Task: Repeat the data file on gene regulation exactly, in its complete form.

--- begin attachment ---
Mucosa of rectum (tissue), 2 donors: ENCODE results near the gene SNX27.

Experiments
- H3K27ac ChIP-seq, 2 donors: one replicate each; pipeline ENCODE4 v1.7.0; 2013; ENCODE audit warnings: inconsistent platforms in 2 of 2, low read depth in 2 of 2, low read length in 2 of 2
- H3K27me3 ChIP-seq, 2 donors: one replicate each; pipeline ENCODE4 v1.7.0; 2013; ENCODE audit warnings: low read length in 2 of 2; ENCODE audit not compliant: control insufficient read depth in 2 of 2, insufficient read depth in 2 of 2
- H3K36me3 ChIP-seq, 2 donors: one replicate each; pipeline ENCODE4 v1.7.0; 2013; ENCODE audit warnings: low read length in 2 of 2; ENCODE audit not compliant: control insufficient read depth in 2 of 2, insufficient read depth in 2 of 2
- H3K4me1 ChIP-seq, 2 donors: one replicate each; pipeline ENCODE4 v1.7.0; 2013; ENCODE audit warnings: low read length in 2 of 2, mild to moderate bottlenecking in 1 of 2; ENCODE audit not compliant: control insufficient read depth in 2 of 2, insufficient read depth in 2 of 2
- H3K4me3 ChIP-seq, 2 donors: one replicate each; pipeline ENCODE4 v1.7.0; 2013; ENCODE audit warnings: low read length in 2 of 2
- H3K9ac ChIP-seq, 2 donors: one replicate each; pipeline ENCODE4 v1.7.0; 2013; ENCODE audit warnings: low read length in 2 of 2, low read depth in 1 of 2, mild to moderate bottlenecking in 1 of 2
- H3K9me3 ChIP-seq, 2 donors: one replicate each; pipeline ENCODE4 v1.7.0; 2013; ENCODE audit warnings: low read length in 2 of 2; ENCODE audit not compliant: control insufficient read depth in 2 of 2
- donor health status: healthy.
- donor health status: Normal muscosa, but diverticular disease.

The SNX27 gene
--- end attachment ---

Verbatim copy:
Mucosa of rectum (tissue), 2 donors: ENCODE results near the gene SNX27.

Experiments
- H3K27ac ChIP-seq, 2 donors: one replicate each; pipeline ENCODE4 v1.7.0; 2013; ENCODE audit warnings: inconsistent platforms in 2 of 2, low read depth in 2 of 2, low read length in 2 of 2
- H3K27me3 ChIP-seq, 2 donors: one replicate each; pipeline ENCODE4 v1.7.0; 2013; ENCODE audit warnings: low read length in 2 of 2; ENCODE audit not compliant: control insufficient read depth in 2 of 2, insufficient read depth in 2 of 2
- H3K36me3 ChIP-seq, 2 donors: one replicate each; pipeline ENCODE4 v1.7.0; 2013; ENCODE audit warnings: low read length in 2 of 2; ENCODE audit not compliant: control insufficient read depth in 2 of 2, insufficient read depth in 2 of 2
- H3K4me1 ChIP-seq, 2 donors: one replicate each; pipeline ENCODE4 v1.7.0; 2013; ENCODE audit warnings: low read length in 2 of 2, mild to moderate bottlenecking in 1 of 2; ENCODE audit not compliant: control insufficient read depth in 2 of 2, insufficient read depth in 2 of 2
- H3K4me3 ChIP-seq, 2 donors: one replicate each; pipeline ENCODE4 v1.7.0; 2013; ENCODE audit warnings: low read length in 2 of 2
- H3K9ac ChIP-seq, 2 donors: one replicate each; pipeline ENCODE4 v1.7.0; 2013; ENCODE audit warnings: low read length in 2 of 2, low read depth in 1 of 2, mild to moderate bottlenecking in 1 of 2
- H3K9me3 ChIP-seq, 2 donors: one replicate each; pipeline ENCODE4 v1.7.0; 2013; ENCODE audit warnings: low read length in 2 of 2; ENCODE audit not compliant: control insufficient read depth in 2 of 2
- donor health status: healthy.
- donor health status: Normal muscosa, but diverticular disease.

The SNX27 gene